We have hearing aids that still won't work in many situations effectively, CI's, and speech to text technology e.g. that while improving, is still a bit of a lottery, lip-reading which 85% of us are totally useless at using, or assuming we are more adept than we actually are. Deaf are most suss at that especially the sign-using areas. but hard of hearing make demands that still don't help also, and sign language that requires either support to work or the entire mainstream to learn first.
One day we will address hearing loss and deafness properly and get ourselves sorted out so stress isn't a daily norm and cross to bear. Or is that too logical? What we like to use isn't necessarily what is actually working for us. We need to dump and/or approaches to communication and get real. Perhaps bury the myth sign or lip-reading works on their own or that it works in mainstream either, history shows not. Millions with hearing loss are living proof we have no idea what we want, only we want it!
Tuesday, 23 March 2021
Monday, 22 March 2021
In March 2020, as lockdown came into effect and services across the country switched to phone consultations, Deaf people needed a solution fast to address this new barrier to healthcare in the UK.
The Deaf health charity SignHealth launched a free on-demand 24/7 remote interpreting service called BSL Health Access, in partnership with the company, InterpreterNow, to enable Deaf people access to medical services over the phone, free of charge.
When BSL Health Access launched, SignHealth optimistic that NHS England or another government body would pay for the service in order to make phone consultations accessible to Deaf people. In the meantime, SignHealth invested £800,000 from their own reserves to kickstart the service and ensure Deaf people were not left waiting. Late in 2020, the NHS agreed to cover the running costs from December to the end of March 2021 to ensure the service continued into the winter while the NHS reviewed British Sign Language (BSL) provision more broadly. SignHealth have been told that that review is not yet complete.
After investing £800,000 from their reserves, SignHealth are unable to cover the costs of the service. The NHS has not committed any further funding for April 1st onwards, effectively closing the service of BSL Health Access.
James Watson-O’Neill, SignHealth Chief Executive, said:
“I am incredibly proud of what BSL Health Access has achieved and I will always be grateful to SignHealth’s deaf-led Board of Trustees for approving such a significant investment to fund this innovation. I hope that we can work together with NHS England and individual NHS providers to find a long-term sustainable solution. Access to health services is a right, not a privilege. Deaf people, whose health is already poorer than hearing people’s, deserve excellent access to health care in British Sign Language.”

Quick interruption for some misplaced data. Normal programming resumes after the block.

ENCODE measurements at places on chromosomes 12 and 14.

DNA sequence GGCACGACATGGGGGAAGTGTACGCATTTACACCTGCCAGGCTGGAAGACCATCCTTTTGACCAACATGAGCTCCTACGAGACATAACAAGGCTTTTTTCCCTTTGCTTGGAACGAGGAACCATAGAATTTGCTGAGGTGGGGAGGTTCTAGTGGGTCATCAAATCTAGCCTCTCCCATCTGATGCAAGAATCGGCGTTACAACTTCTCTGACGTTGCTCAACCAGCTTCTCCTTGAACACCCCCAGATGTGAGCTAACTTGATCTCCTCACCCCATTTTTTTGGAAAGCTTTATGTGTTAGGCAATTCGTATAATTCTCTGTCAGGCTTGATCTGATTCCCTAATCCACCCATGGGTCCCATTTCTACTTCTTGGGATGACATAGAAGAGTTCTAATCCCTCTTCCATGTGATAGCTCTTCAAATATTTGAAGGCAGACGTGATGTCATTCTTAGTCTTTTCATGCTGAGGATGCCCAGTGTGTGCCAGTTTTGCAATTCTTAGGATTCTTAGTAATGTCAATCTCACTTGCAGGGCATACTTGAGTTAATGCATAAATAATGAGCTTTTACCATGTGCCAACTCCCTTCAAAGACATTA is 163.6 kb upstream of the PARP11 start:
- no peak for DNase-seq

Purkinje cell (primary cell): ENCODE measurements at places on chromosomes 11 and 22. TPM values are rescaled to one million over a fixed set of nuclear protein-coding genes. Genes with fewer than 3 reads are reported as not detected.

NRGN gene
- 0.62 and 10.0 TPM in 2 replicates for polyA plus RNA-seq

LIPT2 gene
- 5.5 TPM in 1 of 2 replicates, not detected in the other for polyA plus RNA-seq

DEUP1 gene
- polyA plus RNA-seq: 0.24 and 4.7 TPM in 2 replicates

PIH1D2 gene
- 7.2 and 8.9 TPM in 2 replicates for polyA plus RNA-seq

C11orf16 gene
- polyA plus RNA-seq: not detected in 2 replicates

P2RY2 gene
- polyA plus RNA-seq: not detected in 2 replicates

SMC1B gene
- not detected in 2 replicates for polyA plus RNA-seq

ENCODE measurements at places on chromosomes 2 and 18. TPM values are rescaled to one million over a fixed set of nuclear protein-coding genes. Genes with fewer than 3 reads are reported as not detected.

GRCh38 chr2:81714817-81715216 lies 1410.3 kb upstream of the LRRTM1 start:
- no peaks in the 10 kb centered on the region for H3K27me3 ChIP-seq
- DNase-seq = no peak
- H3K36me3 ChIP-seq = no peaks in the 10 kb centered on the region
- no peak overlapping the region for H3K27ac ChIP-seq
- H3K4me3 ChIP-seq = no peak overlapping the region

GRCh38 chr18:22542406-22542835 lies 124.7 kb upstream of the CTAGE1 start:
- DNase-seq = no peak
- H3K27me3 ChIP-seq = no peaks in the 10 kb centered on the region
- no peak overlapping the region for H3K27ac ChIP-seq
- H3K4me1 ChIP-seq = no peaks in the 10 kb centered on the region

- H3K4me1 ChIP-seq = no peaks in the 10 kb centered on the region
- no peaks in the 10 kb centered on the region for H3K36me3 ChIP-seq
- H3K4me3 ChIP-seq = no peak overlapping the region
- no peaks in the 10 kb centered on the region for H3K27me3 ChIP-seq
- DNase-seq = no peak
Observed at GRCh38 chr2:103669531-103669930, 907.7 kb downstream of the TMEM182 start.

Response to BSL Health Access closing
Andrew Dewey, CEO, InterpreterNow, said:
“SignHealth and InterpreterNow are incredibly proud of the service we provided to enable access to healthcare during the pandemic. Over 25,000 conversations were interpreted over the last year through BSL Health Access, and Deaf people have told us the service was ‘life-saving’. We are incredibly disappointed and gravely concerned that the Deaf community could be left without any BSL access in health care settings during the pandemic and beyond.”
BSL Health Access enabled important conversations at hospice centres with the Deaf relatives of people at the end of their lives. Vital conversations happened at hospitals (18% of the conversations) where Deaf patients were unable to have interpreters or family members present due to social distancing restrictions. 61% of conversations were to and from GPs. Urgent conversations were also held with emergency services at homes with sick babies and elderly family members.
Rebecca Mansell, SignHealth Director of Communications & Fundraising said:
“As it stands, BSL Health Access will be switched off at midnight on 31st March 2021. BSL Health Access is now in the hands of the NHS and we call for NHS England to continue to fund this vital service, fast.”
A petition has been set up asking the NHS to fund BSL Health Access.
ATR Comment: Reverting to state support of media updating is long overdue, none of these deaf charities or HoH ones have the wherewithal to replace a legal right of access anyway. The ongoing issue of appalling bad management by deaf UK charities and the 'off loading' of deaf and HoH support to charity will only continue to result in huge gaps and shortfalls of welfare and help for those with hearing loss.